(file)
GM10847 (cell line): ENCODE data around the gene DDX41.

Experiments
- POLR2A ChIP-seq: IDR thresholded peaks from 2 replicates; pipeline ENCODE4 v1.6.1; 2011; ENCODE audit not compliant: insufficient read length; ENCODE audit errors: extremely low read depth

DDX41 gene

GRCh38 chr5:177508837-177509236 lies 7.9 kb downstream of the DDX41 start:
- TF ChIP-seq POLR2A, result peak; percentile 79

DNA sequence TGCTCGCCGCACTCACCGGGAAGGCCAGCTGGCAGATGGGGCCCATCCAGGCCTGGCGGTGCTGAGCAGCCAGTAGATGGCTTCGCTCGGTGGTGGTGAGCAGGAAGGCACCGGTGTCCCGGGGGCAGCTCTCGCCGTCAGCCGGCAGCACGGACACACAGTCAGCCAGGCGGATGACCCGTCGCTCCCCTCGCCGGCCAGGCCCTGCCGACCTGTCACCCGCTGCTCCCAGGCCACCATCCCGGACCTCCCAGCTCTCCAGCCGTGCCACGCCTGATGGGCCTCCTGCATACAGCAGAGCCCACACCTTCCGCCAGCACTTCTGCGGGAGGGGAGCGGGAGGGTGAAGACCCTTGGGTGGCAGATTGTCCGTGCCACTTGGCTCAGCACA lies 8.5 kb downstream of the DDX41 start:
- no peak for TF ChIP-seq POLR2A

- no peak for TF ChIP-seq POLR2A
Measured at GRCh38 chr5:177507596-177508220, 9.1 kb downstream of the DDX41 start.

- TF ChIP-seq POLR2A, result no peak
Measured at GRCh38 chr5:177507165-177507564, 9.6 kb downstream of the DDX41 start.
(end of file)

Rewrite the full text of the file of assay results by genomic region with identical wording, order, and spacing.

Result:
GM10847 (cell line): ENCODE data around the gene DDX41.

Experiments
- POLR2A ChIP-seq: IDR thresholded peaks from 2 replicates; pipeline ENCODE4 v1.6.1; 2011; ENCODE audit not compliant: insufficient read length; ENCODE audit errors: extremely low read depth

DDX41 gene

GRCh38 chr5:177508837-177509236 lies 7.9 kb downstream of the DDX41 start:
- TF ChIP-seq POLR2A, result peak; percentile 79

DNA sequence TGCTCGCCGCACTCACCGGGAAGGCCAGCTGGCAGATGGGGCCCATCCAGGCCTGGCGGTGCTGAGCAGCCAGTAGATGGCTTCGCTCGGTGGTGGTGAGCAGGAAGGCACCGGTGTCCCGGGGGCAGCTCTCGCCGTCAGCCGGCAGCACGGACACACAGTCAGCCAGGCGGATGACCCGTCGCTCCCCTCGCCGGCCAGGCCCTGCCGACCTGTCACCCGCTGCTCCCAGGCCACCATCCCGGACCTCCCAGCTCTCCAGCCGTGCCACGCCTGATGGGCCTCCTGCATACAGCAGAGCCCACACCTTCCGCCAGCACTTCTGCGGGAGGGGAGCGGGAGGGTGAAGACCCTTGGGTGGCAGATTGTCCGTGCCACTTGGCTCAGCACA lies 8.5 kb downstream of the DDX41 start:
- no peak for TF ChIP-seq POLR2A

- no peak for TF ChIP-seq POLR2A
Measured at GRCh38 chr5:177507596-177508220, 9.1 kb downstream of the DDX41 start.

- TF ChIP-seq POLR2A, result no peak
Measured at GRCh38 chr5:177507165-177507564, 9.6 kb downstream of the DDX41 start.